The rain that recently occurred over the western part of the summer grain production region of South Africa will be of great value to the crops still on the land, according to Grain SA (GSA).
The organisation said in a statement that the rain reduced the chance of a sharp drop in temperatures and frost occurring.
Maize had been planted after December 2018 across a large part of the area earmarked for maize production in the western summer grain production region.
These late plantings made the crop very susceptible to frost damage.
Jaco Breytenbach, a grain producer near Fouriesburg, said the rain that occurred in the district during March was invaluable to see the maize through to harvest time.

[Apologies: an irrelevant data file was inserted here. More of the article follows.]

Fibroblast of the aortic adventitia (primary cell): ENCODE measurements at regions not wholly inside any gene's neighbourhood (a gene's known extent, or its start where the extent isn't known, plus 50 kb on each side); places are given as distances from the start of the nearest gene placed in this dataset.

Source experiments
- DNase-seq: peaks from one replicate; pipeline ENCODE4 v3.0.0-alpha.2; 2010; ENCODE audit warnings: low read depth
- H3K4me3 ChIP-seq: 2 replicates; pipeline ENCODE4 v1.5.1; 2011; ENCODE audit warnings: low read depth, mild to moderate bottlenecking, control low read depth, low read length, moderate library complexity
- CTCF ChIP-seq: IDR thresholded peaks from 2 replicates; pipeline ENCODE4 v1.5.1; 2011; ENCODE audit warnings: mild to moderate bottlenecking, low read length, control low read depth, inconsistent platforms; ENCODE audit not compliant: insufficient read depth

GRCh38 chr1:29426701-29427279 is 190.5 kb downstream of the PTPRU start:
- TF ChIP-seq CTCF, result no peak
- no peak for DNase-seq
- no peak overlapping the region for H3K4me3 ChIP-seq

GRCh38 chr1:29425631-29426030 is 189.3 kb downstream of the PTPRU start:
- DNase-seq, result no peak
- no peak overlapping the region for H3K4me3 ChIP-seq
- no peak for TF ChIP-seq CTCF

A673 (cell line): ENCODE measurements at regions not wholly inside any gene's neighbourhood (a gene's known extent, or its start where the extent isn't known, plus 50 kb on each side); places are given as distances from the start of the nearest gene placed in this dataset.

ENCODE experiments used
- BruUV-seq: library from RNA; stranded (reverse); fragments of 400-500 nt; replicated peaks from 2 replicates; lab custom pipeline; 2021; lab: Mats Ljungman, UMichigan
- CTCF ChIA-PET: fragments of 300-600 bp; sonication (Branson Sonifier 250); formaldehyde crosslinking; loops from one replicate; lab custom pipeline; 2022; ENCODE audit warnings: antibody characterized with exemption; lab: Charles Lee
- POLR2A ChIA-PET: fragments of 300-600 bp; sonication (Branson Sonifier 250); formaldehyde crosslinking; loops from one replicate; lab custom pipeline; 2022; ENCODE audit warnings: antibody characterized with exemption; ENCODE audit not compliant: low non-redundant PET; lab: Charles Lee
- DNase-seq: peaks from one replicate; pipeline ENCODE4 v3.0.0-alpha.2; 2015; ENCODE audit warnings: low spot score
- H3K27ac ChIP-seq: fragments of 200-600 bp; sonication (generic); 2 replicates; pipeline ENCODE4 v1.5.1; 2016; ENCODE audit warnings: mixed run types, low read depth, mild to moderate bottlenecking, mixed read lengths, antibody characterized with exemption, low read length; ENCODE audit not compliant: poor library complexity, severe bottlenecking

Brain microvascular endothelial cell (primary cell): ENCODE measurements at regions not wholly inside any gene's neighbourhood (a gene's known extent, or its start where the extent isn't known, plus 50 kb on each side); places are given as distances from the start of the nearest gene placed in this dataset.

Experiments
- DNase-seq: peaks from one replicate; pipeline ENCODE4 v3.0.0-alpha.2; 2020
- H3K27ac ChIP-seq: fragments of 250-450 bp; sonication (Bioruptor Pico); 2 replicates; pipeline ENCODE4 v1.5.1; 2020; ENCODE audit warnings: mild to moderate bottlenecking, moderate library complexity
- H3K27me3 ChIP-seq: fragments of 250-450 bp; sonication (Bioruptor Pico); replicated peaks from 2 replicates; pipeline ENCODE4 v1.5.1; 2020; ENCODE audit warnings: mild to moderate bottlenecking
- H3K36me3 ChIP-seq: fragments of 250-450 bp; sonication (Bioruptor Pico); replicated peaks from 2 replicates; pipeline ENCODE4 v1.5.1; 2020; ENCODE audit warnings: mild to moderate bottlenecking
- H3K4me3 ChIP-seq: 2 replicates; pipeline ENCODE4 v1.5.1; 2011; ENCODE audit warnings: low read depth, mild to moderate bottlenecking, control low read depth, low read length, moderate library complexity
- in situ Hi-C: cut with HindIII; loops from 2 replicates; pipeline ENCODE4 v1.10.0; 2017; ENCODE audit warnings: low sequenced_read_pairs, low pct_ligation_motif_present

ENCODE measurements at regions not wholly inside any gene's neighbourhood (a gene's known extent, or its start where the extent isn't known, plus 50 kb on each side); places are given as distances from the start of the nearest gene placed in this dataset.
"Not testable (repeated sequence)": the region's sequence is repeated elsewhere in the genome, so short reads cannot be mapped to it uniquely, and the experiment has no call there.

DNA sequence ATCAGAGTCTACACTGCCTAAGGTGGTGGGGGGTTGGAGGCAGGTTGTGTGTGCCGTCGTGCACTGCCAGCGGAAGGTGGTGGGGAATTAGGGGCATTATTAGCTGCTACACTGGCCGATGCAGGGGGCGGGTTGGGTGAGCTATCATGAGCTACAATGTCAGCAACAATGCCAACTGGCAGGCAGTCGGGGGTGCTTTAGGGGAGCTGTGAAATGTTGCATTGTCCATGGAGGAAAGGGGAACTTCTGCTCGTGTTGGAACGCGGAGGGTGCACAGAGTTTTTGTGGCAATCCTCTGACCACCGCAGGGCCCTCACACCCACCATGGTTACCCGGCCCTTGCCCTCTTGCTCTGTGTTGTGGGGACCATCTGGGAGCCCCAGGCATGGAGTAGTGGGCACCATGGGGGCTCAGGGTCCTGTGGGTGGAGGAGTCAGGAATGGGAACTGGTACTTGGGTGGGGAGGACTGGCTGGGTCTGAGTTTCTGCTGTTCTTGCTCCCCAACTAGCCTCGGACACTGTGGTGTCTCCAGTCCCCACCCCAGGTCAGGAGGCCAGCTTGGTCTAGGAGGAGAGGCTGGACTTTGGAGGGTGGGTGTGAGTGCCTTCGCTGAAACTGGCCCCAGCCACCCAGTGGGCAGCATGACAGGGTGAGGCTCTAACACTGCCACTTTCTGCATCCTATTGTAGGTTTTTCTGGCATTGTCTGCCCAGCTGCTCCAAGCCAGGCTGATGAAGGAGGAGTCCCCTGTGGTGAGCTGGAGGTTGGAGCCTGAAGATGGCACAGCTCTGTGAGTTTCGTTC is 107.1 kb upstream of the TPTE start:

However, the ongoing rain for the past month or so meant that the harvesting of sugar beans had become a challenge.
“Not only does it affect the quality of the beans, but it also delays the harvesting process. We are nevertheless extremely grateful for the rain after the devastating drought that lasted for the better part of this year’s production season,” he added.
According to GSA, frost remained a concern for maize in North West and the Free State, where below average yields were expected.
Below average sorghum and sunflower yields were also expected in Limpopo, while average maize yields were expected in Mpumalanga.
The wet conditions resulted in maize heads rotting, which affected maize grades in Mpumalanga.
Soya bean had also not fared well in the province, and below average yields were expected. Average maize and soya bean harvests were anticipated in KwaZulu-Natal.